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Best Buildings To See On Foot In The ‘Burgh

November 5, 2010 5:39 PM

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If you’re walking around downtown, you may notice some historic buildings. Executive Director of the Pittsburgh History & Landmarks Foundation, Louise Sturgess, and Al Tanner compiled a list of the top five buildings you can see on foot in Pittsburgh!

Burke’s Building, 1836

209-211 4th Ave.
Pittsburgh, Pa.15222
www.city.pittsburgh.pa.us

John Chislett, the first professional architect to work in Pittsburgh, designed this Greek Revival office building in 1836. It survived the Great Fire of 1845 and is the oldest architect-designed building in the city.

Allegheny County Courthouse and [former] Jail, 1883-1888

436 Grant Street
Pittsburgh, Pa. 15219
www.alleghenycounty.us

This is the greatest surviving work of Henry Hobson Richardson, America’s most influential 19th-century architect. The Courthouse, designed in the Romanesque style, was the tallest building in Pittsburgh when completed in 1888. The jail is a tremendous example of adaptive reuse and was renovated between 1999 and 2001 to house the Family Division of the Allegheny County Court of Common Pleas. A PHLF docent opens the Jail Museum every Monday, February through October, 11:30 a.m. to 1 p.m. (except holidays). People interested in touring the Allegheny County Courthouse and Jail may purchase a handsomely-illustrated guidebook ($5.75): “Allegheny County Courthouse and Jail Walking Tour,” by Albert M. Tannler (PHLF, 2007).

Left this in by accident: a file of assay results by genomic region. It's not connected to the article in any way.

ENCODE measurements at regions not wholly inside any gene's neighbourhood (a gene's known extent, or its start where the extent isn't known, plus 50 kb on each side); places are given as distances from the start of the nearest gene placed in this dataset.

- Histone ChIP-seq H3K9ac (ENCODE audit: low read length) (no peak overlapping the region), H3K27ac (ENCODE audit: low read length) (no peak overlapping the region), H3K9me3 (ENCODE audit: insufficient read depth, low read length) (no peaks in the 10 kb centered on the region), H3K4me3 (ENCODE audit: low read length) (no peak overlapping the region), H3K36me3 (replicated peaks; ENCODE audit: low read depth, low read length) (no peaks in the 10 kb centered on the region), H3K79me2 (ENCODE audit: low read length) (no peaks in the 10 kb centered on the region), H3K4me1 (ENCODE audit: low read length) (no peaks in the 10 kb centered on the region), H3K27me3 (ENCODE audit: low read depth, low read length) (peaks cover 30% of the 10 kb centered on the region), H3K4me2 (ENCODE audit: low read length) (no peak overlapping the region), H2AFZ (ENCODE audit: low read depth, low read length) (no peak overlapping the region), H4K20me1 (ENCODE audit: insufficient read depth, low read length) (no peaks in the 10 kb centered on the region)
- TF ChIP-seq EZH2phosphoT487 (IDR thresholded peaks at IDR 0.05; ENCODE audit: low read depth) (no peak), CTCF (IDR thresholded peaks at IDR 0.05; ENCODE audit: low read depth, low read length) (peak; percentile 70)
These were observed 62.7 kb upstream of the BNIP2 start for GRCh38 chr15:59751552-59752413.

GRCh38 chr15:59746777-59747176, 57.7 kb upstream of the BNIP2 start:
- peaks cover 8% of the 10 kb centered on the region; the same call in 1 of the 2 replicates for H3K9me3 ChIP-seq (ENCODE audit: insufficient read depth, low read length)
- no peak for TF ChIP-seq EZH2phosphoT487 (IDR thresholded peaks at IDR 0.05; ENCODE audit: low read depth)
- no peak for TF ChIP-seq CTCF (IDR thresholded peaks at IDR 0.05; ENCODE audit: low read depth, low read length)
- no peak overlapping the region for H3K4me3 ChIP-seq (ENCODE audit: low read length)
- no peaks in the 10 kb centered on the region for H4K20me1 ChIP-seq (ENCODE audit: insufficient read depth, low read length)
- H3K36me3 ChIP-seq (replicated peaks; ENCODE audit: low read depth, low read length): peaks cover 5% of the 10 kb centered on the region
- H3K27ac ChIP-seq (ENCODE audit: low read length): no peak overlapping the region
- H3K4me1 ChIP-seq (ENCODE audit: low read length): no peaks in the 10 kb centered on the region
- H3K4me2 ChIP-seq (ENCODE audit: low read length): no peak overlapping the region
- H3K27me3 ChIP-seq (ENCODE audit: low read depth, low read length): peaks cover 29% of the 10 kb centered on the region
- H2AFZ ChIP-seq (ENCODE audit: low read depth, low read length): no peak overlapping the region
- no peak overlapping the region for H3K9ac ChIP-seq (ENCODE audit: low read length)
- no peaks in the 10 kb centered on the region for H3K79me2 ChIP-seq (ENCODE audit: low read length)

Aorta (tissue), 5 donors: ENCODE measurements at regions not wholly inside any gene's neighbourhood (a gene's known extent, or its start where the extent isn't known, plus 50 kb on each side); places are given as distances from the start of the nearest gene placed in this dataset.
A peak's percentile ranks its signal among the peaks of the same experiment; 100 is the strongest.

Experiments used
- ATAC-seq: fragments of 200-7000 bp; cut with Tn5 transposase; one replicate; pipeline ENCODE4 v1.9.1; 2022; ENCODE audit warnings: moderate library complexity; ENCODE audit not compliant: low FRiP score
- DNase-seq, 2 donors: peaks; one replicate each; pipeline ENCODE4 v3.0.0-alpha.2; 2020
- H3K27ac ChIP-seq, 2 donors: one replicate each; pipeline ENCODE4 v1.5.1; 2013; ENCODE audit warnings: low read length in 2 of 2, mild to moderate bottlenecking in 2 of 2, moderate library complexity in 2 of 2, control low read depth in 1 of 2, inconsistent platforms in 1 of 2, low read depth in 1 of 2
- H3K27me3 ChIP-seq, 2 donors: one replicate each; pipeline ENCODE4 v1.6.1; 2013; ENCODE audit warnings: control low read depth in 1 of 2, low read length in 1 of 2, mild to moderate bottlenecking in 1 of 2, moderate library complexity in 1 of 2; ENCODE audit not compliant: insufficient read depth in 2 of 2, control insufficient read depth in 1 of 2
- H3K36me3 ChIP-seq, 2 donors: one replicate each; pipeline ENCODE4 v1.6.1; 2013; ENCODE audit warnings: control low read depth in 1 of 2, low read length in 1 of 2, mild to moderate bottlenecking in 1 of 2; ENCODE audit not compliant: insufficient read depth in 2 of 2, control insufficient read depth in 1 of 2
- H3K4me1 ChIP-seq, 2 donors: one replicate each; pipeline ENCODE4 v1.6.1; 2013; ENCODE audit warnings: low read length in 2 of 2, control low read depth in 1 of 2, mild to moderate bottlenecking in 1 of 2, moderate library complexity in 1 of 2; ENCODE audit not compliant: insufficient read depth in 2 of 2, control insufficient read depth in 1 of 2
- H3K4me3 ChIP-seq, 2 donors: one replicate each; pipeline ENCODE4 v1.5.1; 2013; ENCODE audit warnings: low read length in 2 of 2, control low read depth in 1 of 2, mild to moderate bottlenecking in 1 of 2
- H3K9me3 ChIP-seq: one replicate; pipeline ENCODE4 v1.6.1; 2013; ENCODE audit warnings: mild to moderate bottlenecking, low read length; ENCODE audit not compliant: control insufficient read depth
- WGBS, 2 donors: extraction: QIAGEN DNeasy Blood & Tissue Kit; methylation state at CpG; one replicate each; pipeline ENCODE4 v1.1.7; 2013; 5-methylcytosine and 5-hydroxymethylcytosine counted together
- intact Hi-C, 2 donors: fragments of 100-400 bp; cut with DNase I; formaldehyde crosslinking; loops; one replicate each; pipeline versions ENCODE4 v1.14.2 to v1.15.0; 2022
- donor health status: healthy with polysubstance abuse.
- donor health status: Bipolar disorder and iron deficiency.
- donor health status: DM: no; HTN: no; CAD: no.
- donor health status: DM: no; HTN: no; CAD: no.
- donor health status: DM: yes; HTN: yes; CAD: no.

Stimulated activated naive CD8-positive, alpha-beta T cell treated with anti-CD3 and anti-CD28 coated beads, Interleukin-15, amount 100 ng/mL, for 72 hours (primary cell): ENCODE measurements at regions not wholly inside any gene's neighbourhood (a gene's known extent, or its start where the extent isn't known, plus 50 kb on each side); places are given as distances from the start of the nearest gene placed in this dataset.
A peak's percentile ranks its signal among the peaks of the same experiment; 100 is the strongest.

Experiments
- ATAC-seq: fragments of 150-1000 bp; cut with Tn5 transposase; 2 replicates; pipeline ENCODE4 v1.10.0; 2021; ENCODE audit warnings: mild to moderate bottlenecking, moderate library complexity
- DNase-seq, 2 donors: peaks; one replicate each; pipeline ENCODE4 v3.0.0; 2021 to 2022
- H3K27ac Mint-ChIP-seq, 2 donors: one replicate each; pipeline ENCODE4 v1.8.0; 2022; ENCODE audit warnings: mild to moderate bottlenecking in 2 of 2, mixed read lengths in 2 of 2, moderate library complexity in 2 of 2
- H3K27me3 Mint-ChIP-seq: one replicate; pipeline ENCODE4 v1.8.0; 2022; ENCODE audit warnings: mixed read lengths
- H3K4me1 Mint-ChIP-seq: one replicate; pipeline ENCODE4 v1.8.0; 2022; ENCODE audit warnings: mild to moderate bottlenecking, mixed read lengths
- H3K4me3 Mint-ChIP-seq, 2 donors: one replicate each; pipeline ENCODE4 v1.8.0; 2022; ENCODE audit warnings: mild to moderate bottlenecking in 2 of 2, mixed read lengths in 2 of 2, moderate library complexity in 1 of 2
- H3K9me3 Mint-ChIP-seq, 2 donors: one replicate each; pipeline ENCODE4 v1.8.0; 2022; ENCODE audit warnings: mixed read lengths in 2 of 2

Union Trust, 1915-17

501 Grant Street
Pittsburgh, Pa. 15222
www.city.pittsburgh.pa.us

This Flemish Gothic landmark, designed by Pittsburgh architect Frederick John Osterling, opened as the world’s largest shopping arcade with offices and an auditorium on the upper stories. Visitors are always amazed to see the dramatic 10-story atrium capped by a stained glass skylight.

City-County Building, 1915-17

414 Grant St
Pittsburgh, Pa. 15219
www.city.pittsburgh.pa.us

New York architect Henry Hornbostel, who first came to Pittsburgh in 1904 to design the Carnegie Technical Schools (now CMU), was the master behind this visionary classical design. The ground-floor corridor is one of Pittsburgh’s great interior spaces, with bronze-encased columns, a curtain-wall of glass––quite innovative for the time, a barrel-vaulted ceiling, and bronze elevator doors. Also visit Council Chambers on the fifth floor, with its original furniture and fine inlaid woodwork and ornamental plasterwork and painting.

Koppers Building, 1927-29

436 7th Avenue
Pittsburgh, Pa.15219
www.koppers.com

The city’s finest Art Deco commercial building takes its jazz-age ornamentation from nature: leaves and ferns are elegantly stylized. Chicago architects Graham Anderson Probst & White were the successors to D. H. Burnham & Company (Chicago).

For more information about historical places around Pittsburgh, check out the Pittsburgh History & Landmarks Foundation’s website here.

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